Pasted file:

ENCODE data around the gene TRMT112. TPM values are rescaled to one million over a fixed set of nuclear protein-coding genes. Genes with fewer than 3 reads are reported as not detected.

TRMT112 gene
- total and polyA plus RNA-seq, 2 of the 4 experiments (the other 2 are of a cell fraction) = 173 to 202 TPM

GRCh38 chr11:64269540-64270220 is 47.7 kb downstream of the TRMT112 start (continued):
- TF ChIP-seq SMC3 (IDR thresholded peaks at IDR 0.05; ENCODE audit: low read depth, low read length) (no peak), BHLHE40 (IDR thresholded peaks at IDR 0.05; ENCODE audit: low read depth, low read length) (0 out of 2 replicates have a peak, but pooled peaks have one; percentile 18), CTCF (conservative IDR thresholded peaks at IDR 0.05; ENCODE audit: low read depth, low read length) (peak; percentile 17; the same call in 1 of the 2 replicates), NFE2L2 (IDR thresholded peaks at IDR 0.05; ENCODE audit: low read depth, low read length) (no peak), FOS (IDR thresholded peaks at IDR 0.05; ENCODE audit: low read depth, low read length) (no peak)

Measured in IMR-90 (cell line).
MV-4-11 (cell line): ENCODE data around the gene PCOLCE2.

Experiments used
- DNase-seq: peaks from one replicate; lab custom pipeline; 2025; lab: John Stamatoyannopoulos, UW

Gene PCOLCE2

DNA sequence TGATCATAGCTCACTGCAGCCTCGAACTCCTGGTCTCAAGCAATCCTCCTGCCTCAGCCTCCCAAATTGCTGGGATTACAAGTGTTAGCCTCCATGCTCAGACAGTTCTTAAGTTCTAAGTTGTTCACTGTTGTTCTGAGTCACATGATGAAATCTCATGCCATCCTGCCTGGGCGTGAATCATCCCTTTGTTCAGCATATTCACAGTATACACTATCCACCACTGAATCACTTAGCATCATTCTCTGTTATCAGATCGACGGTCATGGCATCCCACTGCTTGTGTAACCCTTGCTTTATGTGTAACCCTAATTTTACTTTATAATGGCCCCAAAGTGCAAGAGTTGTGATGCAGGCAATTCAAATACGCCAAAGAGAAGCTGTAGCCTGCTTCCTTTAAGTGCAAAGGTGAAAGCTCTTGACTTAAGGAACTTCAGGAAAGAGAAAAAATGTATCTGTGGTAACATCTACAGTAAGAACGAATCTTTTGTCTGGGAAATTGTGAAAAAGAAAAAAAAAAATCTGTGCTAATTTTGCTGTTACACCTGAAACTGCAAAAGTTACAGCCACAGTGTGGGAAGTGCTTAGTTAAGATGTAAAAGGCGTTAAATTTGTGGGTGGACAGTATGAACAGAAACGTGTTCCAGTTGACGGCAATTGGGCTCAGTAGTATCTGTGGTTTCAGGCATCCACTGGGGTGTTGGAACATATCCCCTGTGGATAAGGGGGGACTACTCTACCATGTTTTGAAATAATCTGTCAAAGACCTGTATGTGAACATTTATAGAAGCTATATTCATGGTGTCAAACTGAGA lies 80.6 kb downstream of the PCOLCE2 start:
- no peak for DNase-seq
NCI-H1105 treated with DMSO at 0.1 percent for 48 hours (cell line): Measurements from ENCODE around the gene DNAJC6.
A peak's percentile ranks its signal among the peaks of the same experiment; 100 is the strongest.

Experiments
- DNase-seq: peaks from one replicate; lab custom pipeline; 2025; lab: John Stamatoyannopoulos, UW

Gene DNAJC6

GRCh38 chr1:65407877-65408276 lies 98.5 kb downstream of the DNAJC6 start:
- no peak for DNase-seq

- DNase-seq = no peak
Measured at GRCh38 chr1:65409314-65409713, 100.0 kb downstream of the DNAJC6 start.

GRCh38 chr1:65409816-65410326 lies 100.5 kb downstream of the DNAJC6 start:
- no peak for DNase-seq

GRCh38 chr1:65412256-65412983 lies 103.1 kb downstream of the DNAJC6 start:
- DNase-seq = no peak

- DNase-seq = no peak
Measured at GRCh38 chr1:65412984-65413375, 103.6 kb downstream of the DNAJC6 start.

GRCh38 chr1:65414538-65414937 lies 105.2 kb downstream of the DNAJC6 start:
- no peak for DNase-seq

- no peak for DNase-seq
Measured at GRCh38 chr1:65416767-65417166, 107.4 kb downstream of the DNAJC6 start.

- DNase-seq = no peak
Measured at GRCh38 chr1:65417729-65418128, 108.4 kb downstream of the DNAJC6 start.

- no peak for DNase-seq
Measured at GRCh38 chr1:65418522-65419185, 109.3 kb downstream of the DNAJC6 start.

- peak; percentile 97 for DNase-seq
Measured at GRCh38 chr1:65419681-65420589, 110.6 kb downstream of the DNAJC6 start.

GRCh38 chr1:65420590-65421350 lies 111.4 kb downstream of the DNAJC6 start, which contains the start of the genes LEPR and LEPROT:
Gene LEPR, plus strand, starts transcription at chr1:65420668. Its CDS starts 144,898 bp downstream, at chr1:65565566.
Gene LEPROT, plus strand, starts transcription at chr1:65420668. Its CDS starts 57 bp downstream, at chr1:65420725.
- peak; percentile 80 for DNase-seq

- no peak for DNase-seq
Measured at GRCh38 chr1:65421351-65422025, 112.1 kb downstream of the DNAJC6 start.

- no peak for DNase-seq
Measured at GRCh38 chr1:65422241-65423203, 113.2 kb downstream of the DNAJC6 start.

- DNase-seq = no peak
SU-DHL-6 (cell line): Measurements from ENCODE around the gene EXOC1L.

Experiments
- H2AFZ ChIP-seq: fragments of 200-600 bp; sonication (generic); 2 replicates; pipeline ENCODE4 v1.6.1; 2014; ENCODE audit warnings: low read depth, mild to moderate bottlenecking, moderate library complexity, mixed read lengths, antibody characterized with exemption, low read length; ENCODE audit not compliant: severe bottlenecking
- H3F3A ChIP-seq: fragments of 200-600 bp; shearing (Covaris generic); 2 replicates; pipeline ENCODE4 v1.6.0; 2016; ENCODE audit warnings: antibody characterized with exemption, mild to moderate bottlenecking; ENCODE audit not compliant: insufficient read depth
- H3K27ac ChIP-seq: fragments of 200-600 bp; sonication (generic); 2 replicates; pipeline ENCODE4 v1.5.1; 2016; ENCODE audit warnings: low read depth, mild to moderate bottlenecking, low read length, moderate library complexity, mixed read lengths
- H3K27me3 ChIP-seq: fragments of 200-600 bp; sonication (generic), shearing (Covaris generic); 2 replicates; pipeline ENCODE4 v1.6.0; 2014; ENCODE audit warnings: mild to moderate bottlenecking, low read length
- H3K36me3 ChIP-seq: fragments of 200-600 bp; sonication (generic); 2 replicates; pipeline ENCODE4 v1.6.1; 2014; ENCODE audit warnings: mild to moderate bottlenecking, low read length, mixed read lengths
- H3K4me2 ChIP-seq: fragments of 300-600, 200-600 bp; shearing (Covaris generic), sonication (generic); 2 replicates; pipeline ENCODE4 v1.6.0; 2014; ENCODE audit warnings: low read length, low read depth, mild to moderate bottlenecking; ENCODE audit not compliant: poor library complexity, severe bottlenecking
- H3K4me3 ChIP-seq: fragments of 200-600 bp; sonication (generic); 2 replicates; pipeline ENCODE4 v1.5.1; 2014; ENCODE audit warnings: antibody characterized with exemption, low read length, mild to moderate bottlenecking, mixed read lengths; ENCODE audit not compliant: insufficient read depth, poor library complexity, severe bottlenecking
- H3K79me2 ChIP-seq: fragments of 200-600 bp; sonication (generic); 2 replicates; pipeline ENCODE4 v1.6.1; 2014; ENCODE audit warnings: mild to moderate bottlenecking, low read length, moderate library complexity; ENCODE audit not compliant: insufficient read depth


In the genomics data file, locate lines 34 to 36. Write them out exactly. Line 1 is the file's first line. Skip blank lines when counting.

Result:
- no peak for DNase-seq
Measured at GRCh38 chr1:65418522-65419185, 109.3 kb downstream of the DNAJC6 start.

- peak; percentile 97 for DNase-seq